Article Text

Download PDFPDF
  1. W Kent Anger
  1. Correspondence to: 
 Dr W Kent Anger, Oregon Health & Science University, 3181 SW Samuel Jackson Park Road, Portland, OR 97034, USA; anger{at}

Statistics from

Request Permissions

If you wish to reuse any or all of this article please use the link below which will take you to the Copyright Clearance Center’s RightsLink service. You will be able to get a quick price and instant permission to reuse the content in many different ways.

The nervous system has, since the earliest recorded history of workplace hazards, been a sensitive target organ for chemical exposures.w1 Technological advances as well as disasters such as the mercury exposures during the 1950s in Minimataw2 and the 1970s in Iraqw3 led to reduced workplace exposures during the mid 1900s and a consequent shift from the detection of obvious debility (for example, tremors, paralysis) detectable with even gross clinical methods,w4, w5 to the detection of subtle subclinical effects. Hänninen and colleagues1 were the first to tackle this issue by studying carbon disulfide exposures in the viscose rayon industry. Hänninen, a clinical psychologist at Finland’s Institute of Occupational Health, employed the tools of her discipline, and experimental psychologists brought in the tools employed in the laboratory. A new field, human behavioural neurotoxicology,w6 began to emerge.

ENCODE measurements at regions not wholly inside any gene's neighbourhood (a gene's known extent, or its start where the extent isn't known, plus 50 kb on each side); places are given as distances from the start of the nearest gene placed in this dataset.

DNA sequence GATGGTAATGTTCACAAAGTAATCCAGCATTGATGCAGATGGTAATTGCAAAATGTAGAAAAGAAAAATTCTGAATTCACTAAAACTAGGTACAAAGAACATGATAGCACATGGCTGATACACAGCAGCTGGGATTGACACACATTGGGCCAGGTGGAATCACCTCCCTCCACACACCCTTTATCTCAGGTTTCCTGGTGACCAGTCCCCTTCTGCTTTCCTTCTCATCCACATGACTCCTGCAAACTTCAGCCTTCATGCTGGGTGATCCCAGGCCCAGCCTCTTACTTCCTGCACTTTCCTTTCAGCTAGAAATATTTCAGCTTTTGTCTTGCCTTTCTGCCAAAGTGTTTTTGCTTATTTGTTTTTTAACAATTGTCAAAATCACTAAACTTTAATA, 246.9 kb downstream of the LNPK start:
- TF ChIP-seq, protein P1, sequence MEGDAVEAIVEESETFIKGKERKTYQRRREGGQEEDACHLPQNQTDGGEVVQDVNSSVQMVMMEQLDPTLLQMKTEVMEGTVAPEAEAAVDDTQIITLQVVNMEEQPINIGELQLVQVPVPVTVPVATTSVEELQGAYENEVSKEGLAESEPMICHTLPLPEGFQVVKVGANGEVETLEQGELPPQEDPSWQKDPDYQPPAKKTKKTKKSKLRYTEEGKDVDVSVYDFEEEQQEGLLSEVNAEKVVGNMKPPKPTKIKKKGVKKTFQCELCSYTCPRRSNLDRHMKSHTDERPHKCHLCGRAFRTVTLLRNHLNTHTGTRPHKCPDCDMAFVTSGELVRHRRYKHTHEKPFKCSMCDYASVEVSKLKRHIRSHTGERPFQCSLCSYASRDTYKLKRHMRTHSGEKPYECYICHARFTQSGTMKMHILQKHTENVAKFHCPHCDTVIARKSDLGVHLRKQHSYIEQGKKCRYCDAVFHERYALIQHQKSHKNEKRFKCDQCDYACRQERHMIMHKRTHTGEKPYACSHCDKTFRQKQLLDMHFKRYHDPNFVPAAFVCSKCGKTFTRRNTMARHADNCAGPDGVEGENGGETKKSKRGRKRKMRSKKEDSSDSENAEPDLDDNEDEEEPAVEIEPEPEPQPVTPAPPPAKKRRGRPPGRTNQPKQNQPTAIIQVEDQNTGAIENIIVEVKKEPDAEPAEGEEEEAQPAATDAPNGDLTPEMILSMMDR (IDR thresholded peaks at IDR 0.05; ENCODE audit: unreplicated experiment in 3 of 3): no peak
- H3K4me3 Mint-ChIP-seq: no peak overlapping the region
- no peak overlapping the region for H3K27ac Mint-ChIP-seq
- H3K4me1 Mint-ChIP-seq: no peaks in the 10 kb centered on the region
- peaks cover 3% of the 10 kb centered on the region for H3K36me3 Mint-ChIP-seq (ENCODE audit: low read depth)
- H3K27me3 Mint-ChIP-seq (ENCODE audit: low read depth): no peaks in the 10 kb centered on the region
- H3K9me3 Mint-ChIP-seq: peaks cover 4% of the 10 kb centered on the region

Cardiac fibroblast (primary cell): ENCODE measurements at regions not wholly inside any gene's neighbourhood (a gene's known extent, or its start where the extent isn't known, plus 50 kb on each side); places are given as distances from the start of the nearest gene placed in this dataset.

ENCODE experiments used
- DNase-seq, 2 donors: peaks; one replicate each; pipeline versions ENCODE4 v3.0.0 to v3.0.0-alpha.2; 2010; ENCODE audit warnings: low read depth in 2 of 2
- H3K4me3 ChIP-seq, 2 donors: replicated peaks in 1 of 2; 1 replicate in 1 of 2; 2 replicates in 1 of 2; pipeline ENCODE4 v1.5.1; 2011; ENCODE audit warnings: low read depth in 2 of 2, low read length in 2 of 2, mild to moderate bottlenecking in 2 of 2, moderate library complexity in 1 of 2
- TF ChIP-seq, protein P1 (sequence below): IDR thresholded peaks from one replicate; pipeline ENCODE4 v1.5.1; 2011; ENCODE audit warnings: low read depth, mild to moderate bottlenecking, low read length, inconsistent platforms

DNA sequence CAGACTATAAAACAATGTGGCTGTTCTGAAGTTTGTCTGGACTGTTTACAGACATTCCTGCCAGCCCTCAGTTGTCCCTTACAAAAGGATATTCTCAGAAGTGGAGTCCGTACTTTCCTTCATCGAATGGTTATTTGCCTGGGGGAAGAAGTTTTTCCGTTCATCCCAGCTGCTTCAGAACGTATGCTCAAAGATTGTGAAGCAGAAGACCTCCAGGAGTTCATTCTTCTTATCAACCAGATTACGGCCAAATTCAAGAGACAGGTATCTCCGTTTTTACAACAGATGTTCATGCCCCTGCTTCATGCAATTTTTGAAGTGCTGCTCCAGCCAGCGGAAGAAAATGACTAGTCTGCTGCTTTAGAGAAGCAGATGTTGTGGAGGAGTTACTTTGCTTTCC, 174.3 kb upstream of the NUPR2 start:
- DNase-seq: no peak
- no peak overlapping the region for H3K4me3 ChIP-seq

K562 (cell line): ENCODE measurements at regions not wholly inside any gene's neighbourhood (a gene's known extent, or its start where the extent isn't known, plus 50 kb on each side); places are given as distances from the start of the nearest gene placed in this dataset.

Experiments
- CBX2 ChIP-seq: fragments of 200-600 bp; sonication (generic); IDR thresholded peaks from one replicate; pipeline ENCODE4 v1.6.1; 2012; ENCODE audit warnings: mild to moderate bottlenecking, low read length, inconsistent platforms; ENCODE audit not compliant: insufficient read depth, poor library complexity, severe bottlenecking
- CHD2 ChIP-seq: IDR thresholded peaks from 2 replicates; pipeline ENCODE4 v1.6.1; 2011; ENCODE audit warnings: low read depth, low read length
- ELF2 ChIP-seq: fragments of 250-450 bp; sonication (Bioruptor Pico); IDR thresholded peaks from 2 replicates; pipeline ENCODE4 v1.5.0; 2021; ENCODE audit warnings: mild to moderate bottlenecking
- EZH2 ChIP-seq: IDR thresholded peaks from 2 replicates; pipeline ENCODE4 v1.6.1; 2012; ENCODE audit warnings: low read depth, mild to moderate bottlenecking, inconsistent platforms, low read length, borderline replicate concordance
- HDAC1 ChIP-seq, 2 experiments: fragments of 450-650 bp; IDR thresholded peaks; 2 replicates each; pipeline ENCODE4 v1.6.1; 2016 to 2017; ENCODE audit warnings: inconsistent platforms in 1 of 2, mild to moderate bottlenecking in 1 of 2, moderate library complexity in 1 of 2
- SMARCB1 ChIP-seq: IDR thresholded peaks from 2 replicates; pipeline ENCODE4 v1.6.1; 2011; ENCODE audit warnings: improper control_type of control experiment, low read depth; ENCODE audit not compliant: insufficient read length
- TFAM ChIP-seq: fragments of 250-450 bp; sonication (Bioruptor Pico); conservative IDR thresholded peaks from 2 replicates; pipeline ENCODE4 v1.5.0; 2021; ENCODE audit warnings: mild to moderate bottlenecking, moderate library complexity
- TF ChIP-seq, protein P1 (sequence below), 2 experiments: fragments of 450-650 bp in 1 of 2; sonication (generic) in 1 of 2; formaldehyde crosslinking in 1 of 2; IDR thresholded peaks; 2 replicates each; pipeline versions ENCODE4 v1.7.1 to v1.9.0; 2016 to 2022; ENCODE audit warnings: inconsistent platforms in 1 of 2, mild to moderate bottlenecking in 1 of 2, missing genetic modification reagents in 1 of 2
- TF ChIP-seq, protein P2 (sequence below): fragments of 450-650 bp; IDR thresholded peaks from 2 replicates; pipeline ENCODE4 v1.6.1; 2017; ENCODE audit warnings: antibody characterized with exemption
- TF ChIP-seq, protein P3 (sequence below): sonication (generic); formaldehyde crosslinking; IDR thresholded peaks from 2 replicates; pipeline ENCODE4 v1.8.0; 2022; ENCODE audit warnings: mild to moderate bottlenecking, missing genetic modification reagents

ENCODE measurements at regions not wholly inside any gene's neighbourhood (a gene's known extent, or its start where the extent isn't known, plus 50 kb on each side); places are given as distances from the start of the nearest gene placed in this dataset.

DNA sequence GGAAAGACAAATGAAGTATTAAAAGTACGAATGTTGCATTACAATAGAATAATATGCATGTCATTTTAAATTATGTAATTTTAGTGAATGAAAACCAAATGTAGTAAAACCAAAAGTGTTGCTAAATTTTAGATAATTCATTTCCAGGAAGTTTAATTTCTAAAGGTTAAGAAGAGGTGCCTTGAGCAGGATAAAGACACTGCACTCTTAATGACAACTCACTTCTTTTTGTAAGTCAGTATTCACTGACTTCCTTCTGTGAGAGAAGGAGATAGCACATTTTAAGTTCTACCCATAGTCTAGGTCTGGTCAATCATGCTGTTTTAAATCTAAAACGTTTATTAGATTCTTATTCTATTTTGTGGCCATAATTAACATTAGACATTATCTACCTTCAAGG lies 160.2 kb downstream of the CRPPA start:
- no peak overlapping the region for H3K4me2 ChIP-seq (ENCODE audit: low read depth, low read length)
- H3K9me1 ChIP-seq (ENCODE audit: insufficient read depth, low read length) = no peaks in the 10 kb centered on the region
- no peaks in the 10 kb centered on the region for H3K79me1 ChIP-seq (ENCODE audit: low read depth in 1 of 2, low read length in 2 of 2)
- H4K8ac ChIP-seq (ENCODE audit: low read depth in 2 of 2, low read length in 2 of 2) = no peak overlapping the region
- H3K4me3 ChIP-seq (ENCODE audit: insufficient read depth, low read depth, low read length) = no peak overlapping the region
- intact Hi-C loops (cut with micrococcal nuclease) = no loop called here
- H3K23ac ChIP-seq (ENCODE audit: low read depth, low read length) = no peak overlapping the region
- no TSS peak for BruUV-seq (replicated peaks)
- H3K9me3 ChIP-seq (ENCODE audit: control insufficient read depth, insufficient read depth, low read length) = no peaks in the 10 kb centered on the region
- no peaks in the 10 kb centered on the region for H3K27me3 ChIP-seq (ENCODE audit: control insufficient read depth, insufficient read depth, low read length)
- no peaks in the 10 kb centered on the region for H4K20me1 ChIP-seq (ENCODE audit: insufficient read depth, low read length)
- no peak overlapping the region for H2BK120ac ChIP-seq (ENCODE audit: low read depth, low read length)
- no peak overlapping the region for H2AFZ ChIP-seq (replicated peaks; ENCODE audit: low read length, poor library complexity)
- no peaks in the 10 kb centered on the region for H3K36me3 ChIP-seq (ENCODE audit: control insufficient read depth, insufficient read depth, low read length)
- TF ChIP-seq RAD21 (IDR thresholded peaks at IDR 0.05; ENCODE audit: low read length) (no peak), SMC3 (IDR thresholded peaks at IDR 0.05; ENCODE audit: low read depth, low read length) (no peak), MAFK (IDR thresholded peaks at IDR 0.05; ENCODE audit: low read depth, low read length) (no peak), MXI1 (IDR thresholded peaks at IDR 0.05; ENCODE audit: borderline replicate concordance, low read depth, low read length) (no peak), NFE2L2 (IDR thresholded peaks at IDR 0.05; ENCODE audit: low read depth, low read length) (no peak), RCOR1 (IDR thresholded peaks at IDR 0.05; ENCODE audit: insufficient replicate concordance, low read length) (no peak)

Arguably, the primary stimuli in the USA for human neurobehavioural research on occupational and environmental chemical exposures, were the use of behavioural methods to set occupational standards in the Soviet Union,w7 and Beard and Wertheim’s2 exposure chamber research on carbon monoxide. The demonstration that the accuracy of estimates of the duration of a stimulus by college students was reduced by exposure to very low concentrations of carbon monoxide2 convinced federal agencies in the USA that behaviour was the bellweather of damage to the nervous system.w8 Federal programmes that included human neurobehavioural research began in the 1970s at the National Institute for Occupational Safety and Health (NIOSH)w9 and the Environmental Protection Agency (EPA)w10 long after similar programmes were developed in Europe.

Behavioural measures have been well established for a century as reliable and valid indicators of nervous system function in experimental research, performance assessment,w11 and clinical assessment.w12 However, before the development of …

View Full Text

Linked Articles